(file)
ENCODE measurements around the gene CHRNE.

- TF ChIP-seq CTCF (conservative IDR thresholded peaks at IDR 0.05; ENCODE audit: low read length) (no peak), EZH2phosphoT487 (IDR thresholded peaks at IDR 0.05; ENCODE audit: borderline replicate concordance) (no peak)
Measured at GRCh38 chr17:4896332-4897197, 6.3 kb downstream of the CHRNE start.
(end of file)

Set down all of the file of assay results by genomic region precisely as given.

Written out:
ENCODE measurements around the gene CHRNE.

- TF ChIP-seq CTCF (conservative IDR thresholded peaks at IDR 0.05; ENCODE audit: low read length) (no peak), EZH2phosphoT487 (IDR thresholded peaks at IDR 0.05; ENCODE audit: borderline replicate concordance) (no peak)
Measured at GRCh38 chr17:4896332-4897197, 6.3 kb downstream of the CHRNE start.